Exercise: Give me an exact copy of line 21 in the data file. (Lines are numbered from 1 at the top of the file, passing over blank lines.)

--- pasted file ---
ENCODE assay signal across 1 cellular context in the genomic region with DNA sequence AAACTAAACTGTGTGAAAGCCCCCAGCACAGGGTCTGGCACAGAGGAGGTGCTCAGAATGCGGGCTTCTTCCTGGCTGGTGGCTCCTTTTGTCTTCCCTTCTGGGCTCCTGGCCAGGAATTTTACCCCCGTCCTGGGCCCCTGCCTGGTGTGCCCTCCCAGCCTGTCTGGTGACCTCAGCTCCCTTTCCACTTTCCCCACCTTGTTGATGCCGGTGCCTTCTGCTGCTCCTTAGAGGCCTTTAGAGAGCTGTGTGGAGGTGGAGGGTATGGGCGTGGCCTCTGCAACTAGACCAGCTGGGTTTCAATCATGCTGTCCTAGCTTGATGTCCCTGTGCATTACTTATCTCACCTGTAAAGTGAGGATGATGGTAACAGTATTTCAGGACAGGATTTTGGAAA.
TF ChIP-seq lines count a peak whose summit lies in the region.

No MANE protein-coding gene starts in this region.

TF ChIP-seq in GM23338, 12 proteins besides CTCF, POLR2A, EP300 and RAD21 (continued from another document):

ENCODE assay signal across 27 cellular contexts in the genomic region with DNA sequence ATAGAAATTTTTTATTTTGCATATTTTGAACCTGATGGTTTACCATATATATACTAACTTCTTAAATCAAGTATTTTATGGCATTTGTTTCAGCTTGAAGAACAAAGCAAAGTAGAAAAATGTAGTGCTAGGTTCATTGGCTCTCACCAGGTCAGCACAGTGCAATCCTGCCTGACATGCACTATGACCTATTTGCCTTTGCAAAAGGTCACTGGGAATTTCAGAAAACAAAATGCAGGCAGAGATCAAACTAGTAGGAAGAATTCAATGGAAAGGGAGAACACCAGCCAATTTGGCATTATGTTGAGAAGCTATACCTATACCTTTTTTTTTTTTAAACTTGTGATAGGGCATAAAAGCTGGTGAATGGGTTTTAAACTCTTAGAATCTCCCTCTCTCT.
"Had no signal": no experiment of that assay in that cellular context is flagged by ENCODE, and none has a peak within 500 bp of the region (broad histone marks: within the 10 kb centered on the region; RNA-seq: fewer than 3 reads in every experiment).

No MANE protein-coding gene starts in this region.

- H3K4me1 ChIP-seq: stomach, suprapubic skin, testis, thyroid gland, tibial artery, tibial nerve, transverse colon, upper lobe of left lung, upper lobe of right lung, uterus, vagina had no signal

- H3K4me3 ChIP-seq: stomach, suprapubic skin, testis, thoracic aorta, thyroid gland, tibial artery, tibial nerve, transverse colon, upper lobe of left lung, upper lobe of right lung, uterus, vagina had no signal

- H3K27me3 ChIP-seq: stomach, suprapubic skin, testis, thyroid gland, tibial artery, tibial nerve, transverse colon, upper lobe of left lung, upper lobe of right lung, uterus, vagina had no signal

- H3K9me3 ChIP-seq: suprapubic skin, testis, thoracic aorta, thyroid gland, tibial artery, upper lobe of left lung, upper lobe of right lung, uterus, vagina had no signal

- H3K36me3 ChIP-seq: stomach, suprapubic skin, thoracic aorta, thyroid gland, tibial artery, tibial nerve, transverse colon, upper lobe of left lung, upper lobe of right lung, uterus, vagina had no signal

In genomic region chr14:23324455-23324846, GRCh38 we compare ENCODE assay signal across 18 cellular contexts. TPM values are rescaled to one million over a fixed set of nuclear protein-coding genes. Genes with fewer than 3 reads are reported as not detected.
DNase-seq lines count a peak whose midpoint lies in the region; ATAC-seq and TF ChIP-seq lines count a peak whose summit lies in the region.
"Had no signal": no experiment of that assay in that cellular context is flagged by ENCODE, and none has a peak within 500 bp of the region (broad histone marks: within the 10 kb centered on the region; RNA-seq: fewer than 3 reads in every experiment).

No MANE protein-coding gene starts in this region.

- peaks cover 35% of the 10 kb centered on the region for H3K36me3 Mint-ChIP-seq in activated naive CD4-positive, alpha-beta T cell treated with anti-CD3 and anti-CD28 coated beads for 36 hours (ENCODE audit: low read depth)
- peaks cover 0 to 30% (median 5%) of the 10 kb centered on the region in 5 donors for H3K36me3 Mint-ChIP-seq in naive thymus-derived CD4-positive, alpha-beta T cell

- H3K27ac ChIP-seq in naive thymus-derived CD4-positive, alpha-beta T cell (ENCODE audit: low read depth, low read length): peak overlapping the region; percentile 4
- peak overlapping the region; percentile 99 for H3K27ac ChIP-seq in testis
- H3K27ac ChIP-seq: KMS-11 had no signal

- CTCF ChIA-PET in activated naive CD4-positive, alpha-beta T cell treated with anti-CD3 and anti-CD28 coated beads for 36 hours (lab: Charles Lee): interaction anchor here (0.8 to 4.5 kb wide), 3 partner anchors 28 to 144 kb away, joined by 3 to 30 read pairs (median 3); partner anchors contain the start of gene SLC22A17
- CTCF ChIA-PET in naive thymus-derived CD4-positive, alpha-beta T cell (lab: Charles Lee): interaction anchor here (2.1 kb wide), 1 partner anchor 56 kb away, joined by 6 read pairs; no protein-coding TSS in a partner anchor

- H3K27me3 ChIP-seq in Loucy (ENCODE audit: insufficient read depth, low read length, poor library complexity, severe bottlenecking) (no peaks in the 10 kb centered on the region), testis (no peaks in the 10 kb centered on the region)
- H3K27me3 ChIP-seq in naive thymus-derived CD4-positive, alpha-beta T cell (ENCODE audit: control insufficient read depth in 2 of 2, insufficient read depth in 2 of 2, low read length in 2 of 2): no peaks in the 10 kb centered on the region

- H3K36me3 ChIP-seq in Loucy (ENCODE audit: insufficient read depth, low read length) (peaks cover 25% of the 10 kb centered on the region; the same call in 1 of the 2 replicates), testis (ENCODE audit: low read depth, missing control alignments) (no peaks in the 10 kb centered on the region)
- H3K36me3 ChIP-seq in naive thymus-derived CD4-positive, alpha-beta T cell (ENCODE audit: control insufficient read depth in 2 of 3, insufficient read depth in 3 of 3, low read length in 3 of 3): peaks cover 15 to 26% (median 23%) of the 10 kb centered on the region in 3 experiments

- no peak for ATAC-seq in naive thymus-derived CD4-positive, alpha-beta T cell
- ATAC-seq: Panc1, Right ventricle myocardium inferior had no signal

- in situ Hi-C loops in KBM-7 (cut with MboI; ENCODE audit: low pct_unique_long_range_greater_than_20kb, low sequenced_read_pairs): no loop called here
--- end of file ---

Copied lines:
- H3K27ac ChIP-seq: KMS-11 had no signal